Wednesday, September 30, 2009

American Gothic XXL

Chicago, a city well know for its prolific public art scene, has just added a new sculpture to the mix. Unlike the famous domineering Picasso in the business sector, not far from the Art Institute of Chicago, the new 25-foot-tall sculpture inspired by iconic painting Grant Wood’s "American Gothic", stands as an ironic homage to the cliché of Midwestern lifestyle. "God Bless America", by J. Seward Johnson, is on loan from The Sculpture Foundation, an organization famous for promoting public art. Although the sculpture has been criticized as a knockoff, and a bit trite, people seem to love it! "It speaks to Midwesterners, especially the farmer aspect of it," said Melissa Farrell, an executive assistant at Zeller and the liaison to Johnson's The Sculpture Foundation, which owns the work. Indeed, since being put up in Pioneer Plaza for display last December, God Bless America has become, by most estimates, one of the top public-art attractions in a city that believes, even with a tight budget, in buying and displaying art and boasts several superstars of the genre. These include the Picasso sculpture in Daley Plaza, Calder's Flamingo in Federal Plaza and, surpassing everything in popularity these days, Cloud Gate, commonly known as The Bean, in Millennium Park.

Not only that, but the Chicago-Herald Tribune also says that this exhibition is encouraging people to go to the Art Institute of Chicago, and see the painting on which the sculpture is based. Unlike "Cloud Gate" or the Picasso, which appeal to the cognoscenti and passersby, this photo-op, tongue-in-cheek sculpture has really only garnered a lot of attention from passersby. In fact, Johnson gets mediocre reviews from art critics."It's very successful," Kelley said. "I really like it. It is incredibly well crafted. It's high craftsmanship as a public art piece. It doesn't inspire me as a work of art the way Cloud Gate or the Picasso does. As an art historian, it's not my favorite genre where one artist appropriates another artist's imagery. But to everybody his own right."

Perhaps critics shun this piece, but it’s friendly to the masses, and perhaps encourages aspiring art lovers. So why not?

Construction updates on GMOA

Side view, standing with my back to the Lamar Dodd main entrance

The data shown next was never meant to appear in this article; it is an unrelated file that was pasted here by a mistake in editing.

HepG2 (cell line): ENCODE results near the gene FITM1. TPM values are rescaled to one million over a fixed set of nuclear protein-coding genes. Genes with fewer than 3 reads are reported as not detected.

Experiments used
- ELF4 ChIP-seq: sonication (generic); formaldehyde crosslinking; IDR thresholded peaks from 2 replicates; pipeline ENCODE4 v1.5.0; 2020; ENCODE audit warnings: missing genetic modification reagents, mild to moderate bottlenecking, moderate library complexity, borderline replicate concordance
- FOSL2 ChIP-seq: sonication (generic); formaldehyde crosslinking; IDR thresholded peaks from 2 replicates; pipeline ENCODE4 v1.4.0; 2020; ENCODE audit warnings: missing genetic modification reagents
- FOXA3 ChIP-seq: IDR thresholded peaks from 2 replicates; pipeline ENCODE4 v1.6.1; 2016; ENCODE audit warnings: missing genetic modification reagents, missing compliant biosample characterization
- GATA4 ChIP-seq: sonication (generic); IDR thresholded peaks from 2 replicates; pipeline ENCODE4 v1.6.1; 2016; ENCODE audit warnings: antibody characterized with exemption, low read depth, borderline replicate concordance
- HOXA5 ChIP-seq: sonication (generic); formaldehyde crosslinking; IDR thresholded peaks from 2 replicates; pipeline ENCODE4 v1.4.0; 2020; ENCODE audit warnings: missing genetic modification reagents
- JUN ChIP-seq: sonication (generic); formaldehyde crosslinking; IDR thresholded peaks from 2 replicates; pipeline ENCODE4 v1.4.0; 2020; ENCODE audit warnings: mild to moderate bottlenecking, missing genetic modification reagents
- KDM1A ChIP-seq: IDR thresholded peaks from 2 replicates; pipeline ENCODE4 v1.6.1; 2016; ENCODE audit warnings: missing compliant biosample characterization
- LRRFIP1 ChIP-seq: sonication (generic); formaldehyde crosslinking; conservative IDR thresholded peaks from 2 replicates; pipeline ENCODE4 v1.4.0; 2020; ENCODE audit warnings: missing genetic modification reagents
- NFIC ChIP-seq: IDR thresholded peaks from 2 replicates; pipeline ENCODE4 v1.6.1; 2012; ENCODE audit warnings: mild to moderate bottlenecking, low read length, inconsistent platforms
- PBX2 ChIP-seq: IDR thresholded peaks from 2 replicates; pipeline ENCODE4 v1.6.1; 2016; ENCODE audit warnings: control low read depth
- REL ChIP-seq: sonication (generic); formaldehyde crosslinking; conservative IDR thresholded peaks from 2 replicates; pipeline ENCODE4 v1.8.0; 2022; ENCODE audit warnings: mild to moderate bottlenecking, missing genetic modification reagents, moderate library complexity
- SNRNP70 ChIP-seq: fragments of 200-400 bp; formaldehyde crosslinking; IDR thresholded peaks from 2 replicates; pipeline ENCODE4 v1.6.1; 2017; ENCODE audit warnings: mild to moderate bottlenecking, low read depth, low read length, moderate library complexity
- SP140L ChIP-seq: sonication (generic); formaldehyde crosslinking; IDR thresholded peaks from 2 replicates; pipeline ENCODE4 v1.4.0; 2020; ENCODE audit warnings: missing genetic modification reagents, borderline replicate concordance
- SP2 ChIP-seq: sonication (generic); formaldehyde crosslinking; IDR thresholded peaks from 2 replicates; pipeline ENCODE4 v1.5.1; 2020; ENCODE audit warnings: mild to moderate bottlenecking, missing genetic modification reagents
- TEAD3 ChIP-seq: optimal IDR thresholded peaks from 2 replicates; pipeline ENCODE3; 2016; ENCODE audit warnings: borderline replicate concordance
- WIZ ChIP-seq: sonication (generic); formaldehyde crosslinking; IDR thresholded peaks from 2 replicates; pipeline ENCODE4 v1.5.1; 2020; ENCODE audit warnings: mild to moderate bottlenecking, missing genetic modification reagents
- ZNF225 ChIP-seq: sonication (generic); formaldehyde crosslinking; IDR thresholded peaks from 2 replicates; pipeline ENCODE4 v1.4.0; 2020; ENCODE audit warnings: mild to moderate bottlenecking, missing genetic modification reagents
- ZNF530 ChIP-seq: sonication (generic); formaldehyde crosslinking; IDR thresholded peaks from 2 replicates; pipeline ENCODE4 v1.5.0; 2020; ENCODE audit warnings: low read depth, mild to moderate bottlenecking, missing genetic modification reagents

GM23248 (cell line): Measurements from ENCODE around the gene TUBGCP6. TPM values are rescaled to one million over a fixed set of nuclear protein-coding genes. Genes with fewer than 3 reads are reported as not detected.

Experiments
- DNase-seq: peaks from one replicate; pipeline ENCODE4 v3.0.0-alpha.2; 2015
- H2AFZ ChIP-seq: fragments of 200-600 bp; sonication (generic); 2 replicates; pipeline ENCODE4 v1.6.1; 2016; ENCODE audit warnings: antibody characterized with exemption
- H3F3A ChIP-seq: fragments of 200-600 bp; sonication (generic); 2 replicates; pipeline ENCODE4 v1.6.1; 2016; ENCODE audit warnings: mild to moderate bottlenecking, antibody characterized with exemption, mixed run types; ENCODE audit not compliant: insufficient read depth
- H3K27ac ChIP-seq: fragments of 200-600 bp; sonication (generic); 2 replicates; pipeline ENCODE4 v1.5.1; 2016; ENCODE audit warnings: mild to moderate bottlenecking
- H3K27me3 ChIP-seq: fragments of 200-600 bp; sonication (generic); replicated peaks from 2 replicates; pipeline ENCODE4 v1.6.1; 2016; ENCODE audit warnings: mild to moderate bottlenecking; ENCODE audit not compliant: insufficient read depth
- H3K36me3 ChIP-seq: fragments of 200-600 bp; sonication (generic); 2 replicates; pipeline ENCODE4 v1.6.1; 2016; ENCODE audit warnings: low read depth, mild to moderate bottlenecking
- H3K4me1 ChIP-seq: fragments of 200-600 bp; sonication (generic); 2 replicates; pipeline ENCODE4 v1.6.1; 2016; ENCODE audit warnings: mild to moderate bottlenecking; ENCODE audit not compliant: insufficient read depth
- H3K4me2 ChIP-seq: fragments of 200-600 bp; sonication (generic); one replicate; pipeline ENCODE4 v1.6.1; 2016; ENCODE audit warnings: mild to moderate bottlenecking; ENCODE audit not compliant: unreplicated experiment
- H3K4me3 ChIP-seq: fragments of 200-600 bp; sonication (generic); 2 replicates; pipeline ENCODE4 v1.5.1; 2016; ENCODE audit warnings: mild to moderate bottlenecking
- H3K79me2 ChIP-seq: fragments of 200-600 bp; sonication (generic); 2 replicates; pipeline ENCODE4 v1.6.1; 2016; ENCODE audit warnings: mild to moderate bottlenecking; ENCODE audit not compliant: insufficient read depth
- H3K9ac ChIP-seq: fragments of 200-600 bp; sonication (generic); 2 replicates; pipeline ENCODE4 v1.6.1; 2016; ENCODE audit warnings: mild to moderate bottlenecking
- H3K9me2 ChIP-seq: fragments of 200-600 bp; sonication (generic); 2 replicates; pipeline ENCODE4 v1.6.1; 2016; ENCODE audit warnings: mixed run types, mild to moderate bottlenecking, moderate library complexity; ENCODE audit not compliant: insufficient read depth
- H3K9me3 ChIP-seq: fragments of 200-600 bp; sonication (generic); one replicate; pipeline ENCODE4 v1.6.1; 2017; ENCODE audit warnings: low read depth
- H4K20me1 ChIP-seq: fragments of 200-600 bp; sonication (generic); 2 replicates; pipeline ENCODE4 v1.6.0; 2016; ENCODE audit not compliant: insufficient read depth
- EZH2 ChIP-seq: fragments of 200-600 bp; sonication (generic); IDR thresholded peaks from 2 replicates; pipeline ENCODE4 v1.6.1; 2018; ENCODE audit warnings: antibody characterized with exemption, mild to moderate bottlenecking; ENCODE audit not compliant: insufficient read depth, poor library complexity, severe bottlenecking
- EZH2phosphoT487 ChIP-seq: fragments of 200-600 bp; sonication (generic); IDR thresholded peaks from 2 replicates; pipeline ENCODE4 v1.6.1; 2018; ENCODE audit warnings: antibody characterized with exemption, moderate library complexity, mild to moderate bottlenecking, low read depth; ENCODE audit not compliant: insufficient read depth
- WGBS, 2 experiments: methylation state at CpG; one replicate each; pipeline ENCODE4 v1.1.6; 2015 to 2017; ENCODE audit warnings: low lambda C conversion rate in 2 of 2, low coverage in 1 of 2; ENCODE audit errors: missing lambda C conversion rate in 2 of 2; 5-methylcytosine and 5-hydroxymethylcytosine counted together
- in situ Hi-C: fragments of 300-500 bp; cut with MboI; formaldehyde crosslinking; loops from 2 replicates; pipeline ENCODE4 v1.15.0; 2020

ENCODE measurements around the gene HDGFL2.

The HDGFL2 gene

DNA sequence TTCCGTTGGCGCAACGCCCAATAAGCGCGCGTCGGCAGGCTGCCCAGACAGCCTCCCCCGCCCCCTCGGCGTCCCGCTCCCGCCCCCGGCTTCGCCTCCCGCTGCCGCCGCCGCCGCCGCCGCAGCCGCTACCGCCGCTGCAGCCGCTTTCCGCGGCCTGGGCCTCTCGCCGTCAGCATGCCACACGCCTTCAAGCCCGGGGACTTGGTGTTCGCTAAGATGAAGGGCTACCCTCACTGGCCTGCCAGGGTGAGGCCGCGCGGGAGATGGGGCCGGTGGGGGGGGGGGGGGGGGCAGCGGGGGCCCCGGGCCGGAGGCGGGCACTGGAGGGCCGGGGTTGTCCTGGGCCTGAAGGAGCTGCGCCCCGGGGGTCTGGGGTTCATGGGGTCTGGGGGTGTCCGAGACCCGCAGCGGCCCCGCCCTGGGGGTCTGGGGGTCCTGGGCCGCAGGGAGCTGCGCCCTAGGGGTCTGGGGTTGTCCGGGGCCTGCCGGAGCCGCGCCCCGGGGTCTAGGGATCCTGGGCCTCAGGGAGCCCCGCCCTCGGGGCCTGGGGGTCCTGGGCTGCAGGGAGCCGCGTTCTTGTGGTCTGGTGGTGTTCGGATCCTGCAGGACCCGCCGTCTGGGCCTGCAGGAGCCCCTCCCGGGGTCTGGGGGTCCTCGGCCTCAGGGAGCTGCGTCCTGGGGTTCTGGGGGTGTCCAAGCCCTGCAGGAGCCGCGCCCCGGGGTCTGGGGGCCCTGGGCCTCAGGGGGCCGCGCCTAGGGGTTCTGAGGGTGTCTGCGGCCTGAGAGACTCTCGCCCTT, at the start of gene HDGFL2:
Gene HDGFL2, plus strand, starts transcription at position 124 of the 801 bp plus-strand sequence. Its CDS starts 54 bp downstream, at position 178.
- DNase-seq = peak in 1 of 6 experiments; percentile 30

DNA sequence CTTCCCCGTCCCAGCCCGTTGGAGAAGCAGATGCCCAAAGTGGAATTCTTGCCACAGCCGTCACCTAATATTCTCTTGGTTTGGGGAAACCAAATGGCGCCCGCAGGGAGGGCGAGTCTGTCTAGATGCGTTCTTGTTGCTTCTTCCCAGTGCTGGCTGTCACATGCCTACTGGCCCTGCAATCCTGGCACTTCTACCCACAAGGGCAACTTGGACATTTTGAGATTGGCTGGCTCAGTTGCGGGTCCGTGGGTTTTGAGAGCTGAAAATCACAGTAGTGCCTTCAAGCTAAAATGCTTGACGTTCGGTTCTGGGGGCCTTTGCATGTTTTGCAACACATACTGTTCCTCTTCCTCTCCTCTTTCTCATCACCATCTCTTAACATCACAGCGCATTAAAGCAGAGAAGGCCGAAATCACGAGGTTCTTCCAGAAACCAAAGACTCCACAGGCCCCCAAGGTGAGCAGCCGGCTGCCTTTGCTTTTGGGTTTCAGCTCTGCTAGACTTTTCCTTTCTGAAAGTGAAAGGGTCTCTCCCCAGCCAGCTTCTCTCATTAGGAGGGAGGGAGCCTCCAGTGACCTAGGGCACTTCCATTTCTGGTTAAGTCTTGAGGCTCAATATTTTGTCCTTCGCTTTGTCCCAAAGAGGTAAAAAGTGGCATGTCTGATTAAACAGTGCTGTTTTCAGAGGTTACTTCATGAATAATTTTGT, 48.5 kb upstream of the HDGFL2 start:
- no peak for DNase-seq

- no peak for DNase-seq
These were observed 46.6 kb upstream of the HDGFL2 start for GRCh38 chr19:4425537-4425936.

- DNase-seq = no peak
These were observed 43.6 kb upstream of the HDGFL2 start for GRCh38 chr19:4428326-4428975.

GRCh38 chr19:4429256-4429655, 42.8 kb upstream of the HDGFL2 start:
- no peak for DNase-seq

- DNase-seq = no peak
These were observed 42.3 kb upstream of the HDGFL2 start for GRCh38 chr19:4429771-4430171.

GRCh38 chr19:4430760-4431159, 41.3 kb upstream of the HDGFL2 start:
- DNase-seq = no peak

View from the street!

check out more pictures of GMOA's construction advancements on our flickr site


We mentioned the "Corpus of Early Italian Paintings in North American Public Collections: The South" in passing a couple of weeks ago. This project, with entries by Perri Lee Roberts, was conceived by Bruce Cole and Andrew Ladis back in 1993 and has been in process ever since. We get several phone calls a year from wholesalers asking if the books are in stock yet, and we've had to say no every time. But the printer in Asia just sent this image to make sure its staff is assembling the three volumes correctly in the slipcase, and it's confident the books will be ready to start their journey across the ocean in early November. Three volumes, a smidge over 800 pages, and right around 400 paintings catalogued, with provenance, bibliography and notes on each of them will be for sale for $200 a set. This undertaking has been massive, and it is extremely exciting to see it nearing conclusion.

Tuesday, September 29, 2009


Here's an interesting follow-up to the Van Meegeren story our intern John blogged about this summer: a painting formerly identified as a Van Meegeren forgery has now been reattributed as a genuine 17th-century work. It'll be interesting to see what Errol Morris weighs in with.

Art Around Athens

The Lamar Dodd School of Art is hosting the second of its Visiting Artist Lectures (the first having been Jim Fiscus) at 5:30 p.m. tonight in Room S151 (one of the auditoriums).
Pipo Nguyen-duy, born in Hue, Vietnam in 1962, received a master's degree of fine arts in photography from the University of New Mexico, Albuquerque in 1998. The artist lives in Ashland, Oregon, and teaches in Oberlin College, in Oberlin, Ohio, where he is associate professor of photography. His work has been shown internationally, with recent exhibitions at the Light Work Gallery in New York, The Faaborg Museum in Denmark, and the Museum of Photographic Arts in San Diego.
You can see a wide selection of Nguyen-duy's work on his Web site.The image above is from his series "AnOther Western," which he describes as follows:
AnOther Western began after the consideration for the immediate geographical, historical and cultural significance of the site to be an integral part of my the visual research. Although AnOther Western, which also deals with race and gender within the context of cultural assimilation, the project’s focus shifts from European High Culture to the American West. In this site-specific work, 19th century photographic syntax is utilized to reinterpret and to simulate tintype portraits made in the West during late 1800's. In these new self-portraits, the Asian immigrant take on new roles as gunslingers, musicians and gentlemen. By consciously assuming culturally powerful icons, and not the assumed stereotypical representations of Asian as the submissive other (i.e. opium addicts, domestic servants) AnOther Western intends to humorously and ironically question and challenge the legitimacy and authority of the western myth.
Mark your calendar now for Michael Fried on Oct. 20.

Construction Updates from Holder

Here's Holder's construction update from the week of Sept. 25. Amazingly, despite the torrential rains last week, we have only lost one day due to rain.

Current week - Activities/Issues: